The number of jobs kept in the sys.jobs_log table on each node for performance analytics. Older entries will be deleted when the jobs_log_size is reached. A single SQL statement results in a job to be executed on the cluster. A higher number results in more expressive results but also in more occupied RAM. Setting it to 0 disables collecting job information.

Default: 10000
Runtime: yes

The number of operations to keep in the sys.operations_log table on each node for performance analytics. Older entries will be deleted when the operations_log_size is reached. A job consists of one or many operations. A higher number results in more expressive results but also in more occupied RAM. Setting it to 0 disables collecting operation information.

Graceful Stop

Default: primaries
Runtime: yes
Allowed Values: none | primaries | full

none: No minimum data availability is required. The node may shut down even if records are missing after shutdown.

primaries: At least all primary shards need to be availabe after the node has shut down. Replicas may be missing.

full: All records and all replicas need to be available after the node has shut down. Data availability is full.


This option is ignored if there is only 1 node in a cluster!

Default: true
Runtime: yes

true: The graceful stop command allows shards to be reallocated before shutting down the node in order to ensure minimum data availability set with min_availability.

false: The graceful stop command will fail if the cluster would need to reallocate shards in order to ensure the minimum data availability set with min_availability.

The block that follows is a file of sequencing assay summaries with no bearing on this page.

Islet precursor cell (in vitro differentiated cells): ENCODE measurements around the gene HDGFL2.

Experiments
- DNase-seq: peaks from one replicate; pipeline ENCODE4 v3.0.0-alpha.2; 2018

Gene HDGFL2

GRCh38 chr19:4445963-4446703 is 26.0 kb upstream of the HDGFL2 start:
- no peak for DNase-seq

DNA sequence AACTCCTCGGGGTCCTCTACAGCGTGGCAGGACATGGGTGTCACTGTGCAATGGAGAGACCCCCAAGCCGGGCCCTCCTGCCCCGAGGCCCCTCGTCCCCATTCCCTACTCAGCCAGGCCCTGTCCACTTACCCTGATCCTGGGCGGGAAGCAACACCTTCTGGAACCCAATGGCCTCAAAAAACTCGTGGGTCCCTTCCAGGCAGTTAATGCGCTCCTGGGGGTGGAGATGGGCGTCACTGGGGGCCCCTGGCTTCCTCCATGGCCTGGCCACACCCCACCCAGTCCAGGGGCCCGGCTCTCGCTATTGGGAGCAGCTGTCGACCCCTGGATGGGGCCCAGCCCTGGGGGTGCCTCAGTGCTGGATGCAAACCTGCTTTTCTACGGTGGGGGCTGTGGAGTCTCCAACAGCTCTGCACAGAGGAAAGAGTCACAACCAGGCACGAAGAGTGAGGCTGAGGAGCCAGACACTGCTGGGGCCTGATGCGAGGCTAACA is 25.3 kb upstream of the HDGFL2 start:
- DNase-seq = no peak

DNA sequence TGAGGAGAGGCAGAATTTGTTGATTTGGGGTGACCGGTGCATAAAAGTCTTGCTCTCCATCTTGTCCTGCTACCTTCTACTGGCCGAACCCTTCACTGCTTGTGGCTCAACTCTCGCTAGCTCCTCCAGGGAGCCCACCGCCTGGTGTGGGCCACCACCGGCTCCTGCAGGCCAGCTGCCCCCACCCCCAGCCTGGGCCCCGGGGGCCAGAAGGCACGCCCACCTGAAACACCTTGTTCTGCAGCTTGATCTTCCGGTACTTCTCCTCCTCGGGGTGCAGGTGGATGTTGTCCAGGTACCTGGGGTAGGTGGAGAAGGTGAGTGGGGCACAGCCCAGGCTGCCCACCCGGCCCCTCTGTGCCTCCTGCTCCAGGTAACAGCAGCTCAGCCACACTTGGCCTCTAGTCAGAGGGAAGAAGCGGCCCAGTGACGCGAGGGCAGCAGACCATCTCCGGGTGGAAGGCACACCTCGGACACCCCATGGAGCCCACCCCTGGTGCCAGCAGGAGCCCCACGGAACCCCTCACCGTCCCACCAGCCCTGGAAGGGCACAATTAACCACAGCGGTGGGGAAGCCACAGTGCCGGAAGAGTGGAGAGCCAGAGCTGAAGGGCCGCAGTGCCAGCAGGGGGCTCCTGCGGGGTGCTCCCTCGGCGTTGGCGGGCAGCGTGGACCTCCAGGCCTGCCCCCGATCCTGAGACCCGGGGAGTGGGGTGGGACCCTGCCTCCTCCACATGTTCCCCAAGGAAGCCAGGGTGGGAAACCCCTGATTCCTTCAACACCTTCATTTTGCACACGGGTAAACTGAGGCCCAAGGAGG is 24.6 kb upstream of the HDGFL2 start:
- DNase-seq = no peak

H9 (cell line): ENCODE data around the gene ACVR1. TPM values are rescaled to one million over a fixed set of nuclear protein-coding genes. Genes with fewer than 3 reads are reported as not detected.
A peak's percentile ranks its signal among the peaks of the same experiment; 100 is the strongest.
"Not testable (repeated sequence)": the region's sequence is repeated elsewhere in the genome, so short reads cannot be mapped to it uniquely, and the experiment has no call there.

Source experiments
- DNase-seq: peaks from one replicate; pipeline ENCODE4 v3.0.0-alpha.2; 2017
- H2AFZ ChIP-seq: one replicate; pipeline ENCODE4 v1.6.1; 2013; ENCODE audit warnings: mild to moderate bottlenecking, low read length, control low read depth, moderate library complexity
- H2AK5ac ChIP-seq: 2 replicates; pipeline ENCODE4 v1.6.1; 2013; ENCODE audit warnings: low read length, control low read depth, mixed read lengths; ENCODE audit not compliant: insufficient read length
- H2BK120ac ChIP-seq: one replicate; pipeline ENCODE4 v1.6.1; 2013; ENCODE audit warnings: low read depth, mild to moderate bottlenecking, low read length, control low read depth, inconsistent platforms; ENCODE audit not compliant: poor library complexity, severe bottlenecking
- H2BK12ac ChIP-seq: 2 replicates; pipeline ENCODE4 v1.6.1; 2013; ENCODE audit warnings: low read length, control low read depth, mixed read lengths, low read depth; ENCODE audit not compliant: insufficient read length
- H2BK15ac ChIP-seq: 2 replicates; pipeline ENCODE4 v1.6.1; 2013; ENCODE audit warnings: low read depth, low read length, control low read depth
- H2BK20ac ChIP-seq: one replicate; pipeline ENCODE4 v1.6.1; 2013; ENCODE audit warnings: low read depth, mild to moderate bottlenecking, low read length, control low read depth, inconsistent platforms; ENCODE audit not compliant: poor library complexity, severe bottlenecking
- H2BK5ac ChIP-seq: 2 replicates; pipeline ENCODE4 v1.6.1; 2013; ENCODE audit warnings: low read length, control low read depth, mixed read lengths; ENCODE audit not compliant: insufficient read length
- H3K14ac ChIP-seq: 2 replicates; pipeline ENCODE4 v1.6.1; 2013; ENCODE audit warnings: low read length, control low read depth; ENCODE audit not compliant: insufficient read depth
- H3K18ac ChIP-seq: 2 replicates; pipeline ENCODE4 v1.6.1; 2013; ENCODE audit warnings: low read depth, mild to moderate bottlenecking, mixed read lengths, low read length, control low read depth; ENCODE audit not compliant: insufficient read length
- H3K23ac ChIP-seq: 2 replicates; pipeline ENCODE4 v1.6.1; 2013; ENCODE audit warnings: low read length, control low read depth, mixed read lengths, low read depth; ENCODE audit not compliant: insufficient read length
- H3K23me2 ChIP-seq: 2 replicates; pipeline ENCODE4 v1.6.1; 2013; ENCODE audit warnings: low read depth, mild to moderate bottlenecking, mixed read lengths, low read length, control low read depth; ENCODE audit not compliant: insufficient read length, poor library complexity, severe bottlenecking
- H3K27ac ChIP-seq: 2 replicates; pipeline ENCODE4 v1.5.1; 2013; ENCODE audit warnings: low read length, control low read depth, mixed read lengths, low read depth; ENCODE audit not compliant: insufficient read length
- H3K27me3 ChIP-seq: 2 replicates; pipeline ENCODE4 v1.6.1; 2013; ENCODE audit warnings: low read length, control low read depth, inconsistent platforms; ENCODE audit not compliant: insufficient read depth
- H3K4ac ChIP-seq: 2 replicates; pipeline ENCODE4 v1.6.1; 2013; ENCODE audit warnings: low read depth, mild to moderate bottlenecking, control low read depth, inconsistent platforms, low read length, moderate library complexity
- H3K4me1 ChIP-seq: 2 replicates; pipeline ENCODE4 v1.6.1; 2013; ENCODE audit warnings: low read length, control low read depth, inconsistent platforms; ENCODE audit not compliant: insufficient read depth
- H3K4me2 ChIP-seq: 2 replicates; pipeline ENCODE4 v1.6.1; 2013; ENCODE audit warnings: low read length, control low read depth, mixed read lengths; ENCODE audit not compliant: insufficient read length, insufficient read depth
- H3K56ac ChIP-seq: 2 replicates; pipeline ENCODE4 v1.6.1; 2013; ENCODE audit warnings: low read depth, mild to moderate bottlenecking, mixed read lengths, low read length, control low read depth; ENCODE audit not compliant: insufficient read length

Make sure you have enough nodes and enough disk space for the reallocation.

Default: 2h
Runtime: yes

Defines the maximum waiting time in milliseconds for the reallocation process to finish. The force setting will define the behaviour when the shutdown process runs into this timeout.

The timeout expects a time value either as a long or double or alternatively as a string literal with a time suffix (ms, s, m, h, d, w)

Default: false
Runtime: yes

Defines whether graceful stop should force stopping of the node if it runs into the timeout which is specified with the cluster.graceful_stop.timeout setting.


Default: 1
Runtime: yes

Set to ensure a node sees N other master eligible nodes to be considered operational within the cluster. It’s recommended to set it to a higher value than 1 when running more than 2 nodes in the cluster.

Default: 3s
Runtime: yes

Set the time to wait for ping responses from other nodes when discovering. Set this option to a higher value on a slow or congested network to minimize discovery failures.

Default: 30s